Spiced Pumpkin Pecan Biscuits, Take 3

pumpkin pecan biscuits

I think I fixed it!

Third time’s a charm, right? *shrugs* who knows. BUT, I do know that these were very tasty with my coffee this morning. And, your apartment will smell really good and all Christmas-y/Festivus-y while they’re baking.

Spiced Pumpkin Pecan Biscuits

  • 2 C. AP flour
  • 2 TB baking powder
  • 1 tsp baking soda
  • 1 tsp salt
  • 1 1/2 tsp pumpkin pie spice
  • 6 TB chilled butter, cut into cubes
  • 3/4 C. canned pumpkin
  • 1/3 C. buttermilk
  • Dash of vanilla
  • 2 TB dark brown sugar, OR, 3TB of honey
  • 1/2 C. chopped, toasted pecans (in 2 TB of butter)

Heat oven to 400 degrees. Chop and toast pecans in a skillet in two tablespoons of butter, set aside to cool. Combine dry ingredients in large bowl, cut in butter with a pastry cutter or, with hands, until butter is the size of peas or tiny pebbles, set aside (If you’ve handled it too much and the butter pieces are warm, chill the dry ingredients while you deal with the wet ingredients). In a medium sized bowl, whisk the buttermilk and brown sugar (or honey), add vanilla and pumpkin. Stir until combined. Add wet ingredients to dry and stir in toasted pecans. If you find that the dough is a little sticky, don’t worry, add a little flour and use your hands or a spoon to mix it. Turn out dough onto a well-floured surface and press into a rectangle until the dough is about 1 inch thick all around. Also, try not to overwork the dough, as the butter will warm up (which you don’t want). If the dough becomes too warm or sticky, pop it in the freezer for a few minutes. Press biscuit cutters into dough(don’t twist, or else the biscuits won’t have layers) and place onto the parchment-lined baking sheets. The dough makes about 12-16 biscuits. Bake for about 10-12 minutes or, until ever-so-slightly golden brown. You don’t want to over-bake them and dry them out. You’ll be able to tell when they’re done. Serve warm with some whipped honey, or, like I did, with butter. Store in air-tight container in the refrigerator or, wrap up in wax paper and foil in a ziplock bag and store in the freezer. You’ll thank me.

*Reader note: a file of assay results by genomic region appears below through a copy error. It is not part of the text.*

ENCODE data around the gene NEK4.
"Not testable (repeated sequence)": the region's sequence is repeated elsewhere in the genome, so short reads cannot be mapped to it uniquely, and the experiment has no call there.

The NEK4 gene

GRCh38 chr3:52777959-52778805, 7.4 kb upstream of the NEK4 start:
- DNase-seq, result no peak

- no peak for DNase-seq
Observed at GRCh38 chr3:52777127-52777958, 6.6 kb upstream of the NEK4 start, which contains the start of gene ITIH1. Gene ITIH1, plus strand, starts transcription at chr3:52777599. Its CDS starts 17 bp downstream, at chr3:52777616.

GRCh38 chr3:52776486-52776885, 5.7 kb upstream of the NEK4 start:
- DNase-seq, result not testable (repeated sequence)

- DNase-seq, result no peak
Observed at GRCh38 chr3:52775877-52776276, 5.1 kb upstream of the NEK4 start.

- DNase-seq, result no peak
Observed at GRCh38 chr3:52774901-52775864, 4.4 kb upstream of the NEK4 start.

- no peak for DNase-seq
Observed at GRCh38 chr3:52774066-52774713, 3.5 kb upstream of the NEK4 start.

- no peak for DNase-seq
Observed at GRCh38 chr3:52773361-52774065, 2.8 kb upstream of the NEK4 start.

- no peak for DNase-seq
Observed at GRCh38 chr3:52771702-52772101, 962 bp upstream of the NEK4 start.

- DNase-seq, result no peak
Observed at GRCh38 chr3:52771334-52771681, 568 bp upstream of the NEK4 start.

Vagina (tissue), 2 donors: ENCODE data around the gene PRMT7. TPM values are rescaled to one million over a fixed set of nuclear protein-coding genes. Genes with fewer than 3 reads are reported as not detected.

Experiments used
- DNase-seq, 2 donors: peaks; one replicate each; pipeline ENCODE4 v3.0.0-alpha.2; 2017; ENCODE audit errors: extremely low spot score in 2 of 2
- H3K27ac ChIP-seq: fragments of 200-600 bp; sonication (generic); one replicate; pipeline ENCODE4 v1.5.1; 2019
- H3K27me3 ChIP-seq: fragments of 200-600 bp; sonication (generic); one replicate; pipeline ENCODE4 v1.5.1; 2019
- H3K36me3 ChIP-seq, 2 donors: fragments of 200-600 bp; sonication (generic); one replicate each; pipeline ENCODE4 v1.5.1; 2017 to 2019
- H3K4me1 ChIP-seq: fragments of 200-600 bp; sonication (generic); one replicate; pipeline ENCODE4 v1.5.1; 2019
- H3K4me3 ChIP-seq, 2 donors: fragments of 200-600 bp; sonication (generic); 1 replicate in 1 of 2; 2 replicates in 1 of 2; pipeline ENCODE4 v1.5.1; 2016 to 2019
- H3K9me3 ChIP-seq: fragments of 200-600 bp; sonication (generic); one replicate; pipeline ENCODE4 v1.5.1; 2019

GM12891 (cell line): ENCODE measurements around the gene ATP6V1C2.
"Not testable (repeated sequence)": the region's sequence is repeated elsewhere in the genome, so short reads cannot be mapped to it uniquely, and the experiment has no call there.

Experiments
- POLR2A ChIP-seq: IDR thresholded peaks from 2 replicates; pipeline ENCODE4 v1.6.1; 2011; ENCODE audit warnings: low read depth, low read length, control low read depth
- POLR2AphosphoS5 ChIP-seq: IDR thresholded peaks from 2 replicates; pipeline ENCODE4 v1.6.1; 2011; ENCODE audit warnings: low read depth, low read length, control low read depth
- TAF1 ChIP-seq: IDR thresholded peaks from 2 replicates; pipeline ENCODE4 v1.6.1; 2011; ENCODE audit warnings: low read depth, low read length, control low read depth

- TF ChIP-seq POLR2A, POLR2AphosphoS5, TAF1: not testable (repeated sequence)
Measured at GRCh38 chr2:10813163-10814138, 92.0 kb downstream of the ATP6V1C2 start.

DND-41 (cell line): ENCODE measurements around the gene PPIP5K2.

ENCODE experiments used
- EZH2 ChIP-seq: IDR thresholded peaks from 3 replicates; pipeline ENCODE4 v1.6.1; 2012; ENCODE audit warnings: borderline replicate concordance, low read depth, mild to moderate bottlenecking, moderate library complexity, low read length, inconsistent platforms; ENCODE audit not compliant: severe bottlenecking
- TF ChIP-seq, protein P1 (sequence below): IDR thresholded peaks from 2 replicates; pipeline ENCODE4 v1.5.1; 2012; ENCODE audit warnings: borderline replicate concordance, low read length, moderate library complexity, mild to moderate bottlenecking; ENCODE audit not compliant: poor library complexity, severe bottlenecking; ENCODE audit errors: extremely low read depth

How to Make Non-Dairy Buttermilk

Sometimes you need buttermilk and you don’t have it on hand, or, perhaps you’ve got a dairy sensitivity or are vegan. Think you’re out of luck? No way! You can totally make buttermilk using almond milk, soy milk or even coconut milk and one TB of white vinegar (or apple cider vinegar) or fresh lemon juice.

  • 1 Cup Almond milk
  • 1 tsp. lemon juice or vinegar

Let sit for about 10 minutes until it looks thicker or curdled. Voila! Use in cake, pancake, muffin or bread recipes.


Today would have been my Grandpa’s 87th birthday. He died last November a week before Thanksgiving from complications from congestive heart failure. He was WWII vet, former minor league baseball player for the Tigers (right field), active member of his local VFW, told the best stories, had a good sense of humor, strong work ethic, provided for his family and my Grandma and, he loved cookies, well, sweets in general. For his b-day and other times during the year my mom would bake him some sort of cookies and mail them to him. I also sent him some cookies from time to time. Sometimes he’d share them with Grandma, sometimes not. He was funny that way. She used to tell me that he’d go get the mail and then she’d ask him if there was anything special. He’d be evasive and eventually tell her that “Barb sent me some cookies.” She and I would have a good laugh about that. I always sent him funny birthday cards, which he always appreciated and saved. I wish mom and I could have baked him cookies one last time.